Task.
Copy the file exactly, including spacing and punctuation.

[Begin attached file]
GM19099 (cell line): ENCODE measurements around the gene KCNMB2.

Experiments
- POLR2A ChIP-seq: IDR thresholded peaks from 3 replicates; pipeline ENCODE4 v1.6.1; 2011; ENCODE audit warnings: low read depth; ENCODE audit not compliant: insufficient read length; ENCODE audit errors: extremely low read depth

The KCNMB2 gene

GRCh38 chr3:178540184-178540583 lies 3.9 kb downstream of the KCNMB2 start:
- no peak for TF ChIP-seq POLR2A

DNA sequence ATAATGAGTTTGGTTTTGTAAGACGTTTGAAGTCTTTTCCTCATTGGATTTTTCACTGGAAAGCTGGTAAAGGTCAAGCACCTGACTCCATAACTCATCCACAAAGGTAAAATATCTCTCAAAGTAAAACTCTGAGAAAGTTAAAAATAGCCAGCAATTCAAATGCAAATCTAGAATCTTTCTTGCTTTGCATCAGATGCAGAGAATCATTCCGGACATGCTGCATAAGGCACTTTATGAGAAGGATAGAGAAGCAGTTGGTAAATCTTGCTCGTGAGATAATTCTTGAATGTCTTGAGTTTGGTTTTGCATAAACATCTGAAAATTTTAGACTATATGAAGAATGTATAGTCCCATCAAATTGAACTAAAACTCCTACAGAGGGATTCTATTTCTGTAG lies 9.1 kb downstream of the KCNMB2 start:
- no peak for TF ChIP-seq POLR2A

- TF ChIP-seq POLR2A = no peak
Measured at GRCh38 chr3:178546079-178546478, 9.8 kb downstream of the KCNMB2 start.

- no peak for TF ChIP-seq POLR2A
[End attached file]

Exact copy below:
GM19099 (cell line): ENCODE measurements around the gene KCNMB2.

Experiments
- POLR2A ChIP-seq: IDR thresholded peaks from 3 replicates; pipeline ENCODE4 v1.6.1; 2011; ENCODE audit warnings: low read depth; ENCODE audit not compliant: insufficient read length; ENCODE audit errors: extremely low read depth

The KCNMB2 gene

GRCh38 chr3:178540184-178540583 lies 3.9 kb downstream of the KCNMB2 start:
- no peak for TF ChIP-seq POLR2A

DNA sequence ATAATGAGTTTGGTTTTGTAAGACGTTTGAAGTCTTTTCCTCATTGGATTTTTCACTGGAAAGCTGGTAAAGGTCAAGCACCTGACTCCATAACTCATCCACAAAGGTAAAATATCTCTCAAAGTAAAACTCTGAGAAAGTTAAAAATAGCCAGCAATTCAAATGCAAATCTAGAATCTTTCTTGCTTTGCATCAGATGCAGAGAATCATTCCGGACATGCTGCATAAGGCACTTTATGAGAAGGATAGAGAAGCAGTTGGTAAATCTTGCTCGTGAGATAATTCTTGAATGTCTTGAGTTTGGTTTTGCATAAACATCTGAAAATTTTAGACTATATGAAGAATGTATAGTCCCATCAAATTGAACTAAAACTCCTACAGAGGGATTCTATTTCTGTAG lies 9.1 kb downstream of the KCNMB2 start:
- no peak for TF ChIP-seq POLR2A

- TF ChIP-seq POLR2A = no peak
Measured at GRCh38 chr3:178546079-178546478, 9.8 kb downstream of the KCNMB2 start.

- no peak for TF ChIP-seq POLR2A